Discover the million-dollar project taking us further into space than ever before
To date, we’ve done a pretty good job of exploring the Solar System. But in our half a century or so as a space-faring species, we have not yet truly ventured to any of the 100 billion stars in our own galaxy, or beyond. In 20 years, though, that could all be set to change.
“Sooner or later, we must look to the stars” Stephen Hawking
On 12 April 2016, Russian billionaire Yuri Milner announced an ambitious project as part of the Breakthrough Initiatives to send a series of small spacecraft to the nearest stars to our own Sun, the Alpha Centauri system. And he wasn’t alone; alongside him at this announcement were respected scientists, including Stephen Hawking and Kip Thorne, who have all signed up to help with the project. “The human story is one of great leaps,” said Milner. “55 years ago, Yuri Gagarin became the first human in space. Today, we are preparing for the next great leap – to the stars.”
So, what’s it all about? The project is known as Breakthrough Starshot, and it is utilising an oft-touted – but little explored – technique known as laser sails to reach tremendous speeds, and make a trip to another star possible in as little as a generation.
“The human story is one of great leaps,” said Milner. “55 years ago, Yuri Gagarin became the first human in space. Today, we are preparing for the next great leap – to the stars.”
You’ve probably heard of solar sails before. These are sheets of thin material that expand to massive sizes in space. Like a wind sail on Earth, these sails then pick up speed not from regular wind, but solar wind, the stream of particles given off by our Sun. The rate of acceleration is very slow but over time, a spacecraft could theoretically reach a significant fraction of the speed of light.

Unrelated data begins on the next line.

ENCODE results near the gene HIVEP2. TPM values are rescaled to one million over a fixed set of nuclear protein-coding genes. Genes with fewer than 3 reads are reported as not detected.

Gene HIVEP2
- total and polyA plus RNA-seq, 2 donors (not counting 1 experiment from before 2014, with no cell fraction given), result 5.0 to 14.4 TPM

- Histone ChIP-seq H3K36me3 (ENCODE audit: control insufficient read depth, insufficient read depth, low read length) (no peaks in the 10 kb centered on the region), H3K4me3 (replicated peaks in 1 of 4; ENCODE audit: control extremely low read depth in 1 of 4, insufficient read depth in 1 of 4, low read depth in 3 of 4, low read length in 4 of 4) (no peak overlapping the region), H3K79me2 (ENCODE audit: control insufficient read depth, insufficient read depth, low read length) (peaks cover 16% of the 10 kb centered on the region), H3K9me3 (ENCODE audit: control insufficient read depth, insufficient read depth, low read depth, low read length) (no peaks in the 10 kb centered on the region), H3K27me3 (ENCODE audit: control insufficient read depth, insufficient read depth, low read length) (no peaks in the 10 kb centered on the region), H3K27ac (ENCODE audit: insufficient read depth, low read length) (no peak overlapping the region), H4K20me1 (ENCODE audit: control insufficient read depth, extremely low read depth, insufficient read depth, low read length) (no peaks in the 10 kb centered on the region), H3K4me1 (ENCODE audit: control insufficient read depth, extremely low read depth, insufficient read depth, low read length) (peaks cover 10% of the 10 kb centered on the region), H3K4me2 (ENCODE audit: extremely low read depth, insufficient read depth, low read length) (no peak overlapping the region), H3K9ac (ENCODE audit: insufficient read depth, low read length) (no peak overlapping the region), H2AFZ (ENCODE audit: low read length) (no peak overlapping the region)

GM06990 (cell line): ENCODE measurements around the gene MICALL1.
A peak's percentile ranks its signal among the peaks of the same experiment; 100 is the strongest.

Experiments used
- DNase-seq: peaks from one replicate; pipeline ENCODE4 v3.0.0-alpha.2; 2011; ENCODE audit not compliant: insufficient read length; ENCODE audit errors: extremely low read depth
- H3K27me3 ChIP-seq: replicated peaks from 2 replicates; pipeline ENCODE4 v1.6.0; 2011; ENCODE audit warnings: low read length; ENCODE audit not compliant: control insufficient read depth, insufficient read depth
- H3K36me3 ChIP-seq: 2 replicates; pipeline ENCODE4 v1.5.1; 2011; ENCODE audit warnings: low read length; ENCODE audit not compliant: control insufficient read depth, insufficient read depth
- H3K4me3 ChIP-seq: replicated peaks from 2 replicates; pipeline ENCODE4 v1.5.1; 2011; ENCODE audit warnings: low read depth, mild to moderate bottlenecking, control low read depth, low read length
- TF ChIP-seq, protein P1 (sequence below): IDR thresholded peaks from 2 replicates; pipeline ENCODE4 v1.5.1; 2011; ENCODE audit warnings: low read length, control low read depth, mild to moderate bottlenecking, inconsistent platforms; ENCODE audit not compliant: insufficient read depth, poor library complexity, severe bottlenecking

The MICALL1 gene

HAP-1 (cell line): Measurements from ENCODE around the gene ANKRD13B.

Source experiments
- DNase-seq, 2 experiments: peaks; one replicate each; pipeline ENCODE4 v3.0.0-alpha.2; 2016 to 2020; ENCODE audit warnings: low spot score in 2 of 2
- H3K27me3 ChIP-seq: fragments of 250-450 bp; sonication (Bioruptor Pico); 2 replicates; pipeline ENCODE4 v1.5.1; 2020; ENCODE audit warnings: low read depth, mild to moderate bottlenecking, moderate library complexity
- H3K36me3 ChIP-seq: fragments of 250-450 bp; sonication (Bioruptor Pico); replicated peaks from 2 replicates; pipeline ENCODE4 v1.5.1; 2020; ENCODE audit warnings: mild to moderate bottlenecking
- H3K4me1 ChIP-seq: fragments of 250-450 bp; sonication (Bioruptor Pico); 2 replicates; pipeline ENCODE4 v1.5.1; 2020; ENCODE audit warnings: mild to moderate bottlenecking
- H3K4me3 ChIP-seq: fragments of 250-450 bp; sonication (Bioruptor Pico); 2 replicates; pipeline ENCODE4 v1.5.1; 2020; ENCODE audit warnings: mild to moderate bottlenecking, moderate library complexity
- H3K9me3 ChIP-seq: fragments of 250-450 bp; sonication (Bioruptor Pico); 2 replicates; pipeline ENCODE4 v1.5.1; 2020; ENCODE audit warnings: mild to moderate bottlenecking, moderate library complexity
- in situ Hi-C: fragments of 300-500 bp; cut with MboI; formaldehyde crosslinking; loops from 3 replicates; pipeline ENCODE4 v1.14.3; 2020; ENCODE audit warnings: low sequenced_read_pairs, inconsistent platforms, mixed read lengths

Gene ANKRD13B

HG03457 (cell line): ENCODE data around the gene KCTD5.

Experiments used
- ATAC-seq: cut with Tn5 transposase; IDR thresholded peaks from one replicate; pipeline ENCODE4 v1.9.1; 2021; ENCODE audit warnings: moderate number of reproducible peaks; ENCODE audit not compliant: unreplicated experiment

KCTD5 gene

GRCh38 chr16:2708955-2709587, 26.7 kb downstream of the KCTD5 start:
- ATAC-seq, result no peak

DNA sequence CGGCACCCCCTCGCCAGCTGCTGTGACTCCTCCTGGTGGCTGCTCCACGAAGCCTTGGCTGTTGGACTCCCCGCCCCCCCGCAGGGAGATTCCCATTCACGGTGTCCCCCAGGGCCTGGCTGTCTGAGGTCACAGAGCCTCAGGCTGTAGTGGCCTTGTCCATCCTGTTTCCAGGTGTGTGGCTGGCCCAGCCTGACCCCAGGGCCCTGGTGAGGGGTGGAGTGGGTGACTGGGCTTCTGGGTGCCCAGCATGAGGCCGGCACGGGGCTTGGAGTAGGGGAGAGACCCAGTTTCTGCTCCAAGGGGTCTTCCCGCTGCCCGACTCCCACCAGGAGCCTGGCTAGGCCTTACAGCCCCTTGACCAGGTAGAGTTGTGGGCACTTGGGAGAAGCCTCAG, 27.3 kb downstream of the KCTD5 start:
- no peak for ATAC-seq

This proposal is slightly different, though. Instead of using solar wind, the team is proposing to fire giant lasers on Earth at sail-mounted spacecraft. These spacecraft, known as a StarChips, would have several instruments packed into them, but be small enough to fit on the palm of your hand, thanks to huge advances in techology. The sail itself would be larger, spanning a metre, although just a few hundred atoms thick. Theoretically, shining a 100-gigawatt laser on one of the sails should accelerate the spacecraft to 20 per cent of the speed of light – or 216 million kilometres per hour – in minutes.
In hours, the spacecraft would reach Mars, a journey that takes several months for conventional spacecraft powered by chemical fuels.
At these speeds, traversing the Solar System would be a breeze. In hours, the spacecraft would reach Mars, a journey that takes several months for conventional spacecraft powered by chemical fuels. In three days, it would reach Pluto, which took New Horizons almost ten years to reach. Most importantly, in 20 years, the spacecraft would reach Alpha Centauri, 4.37 light years (40 trillion kilometres) away.
One of the main reasons for going to Alpha Centauri – which is actually a triple system made of three stars – is that it’s the closest star system to our Sun. We now think that almost every star plays host to at least one planet, and Alpha Centauri A, B and C should be no exception. The goal of the mission would be to study these planets, returning images and priceless data to Earth. Owing to the distance, this information – travelling at the speed of light – would take 4.37 years to make it back. But a total of less than 25 years for such data is pittance, considering the implications.
“Earth is a wonderful place, but it might not last forever,” Stephen Hawking said in a statement from Breakthrough Starshot. “Sooner or later, we must look to the stars. Breakthrough Starshot is a very exciting first step on that journey.” So far, so good. But this is just scratching the surface of the technical challenge of this hugely ambitious project. We’ve never sent a spacecraft beyond 240,000 kilometres per hour before; the StarChip would travel almost 1,000 times faster. There will be a huge number of unknowns of accelerating to and travelling at these speeds. How the spacecraft will hold itself together during the intense acceleration phase, and how it will communicate with Earth at great distances, will also need to be resolved.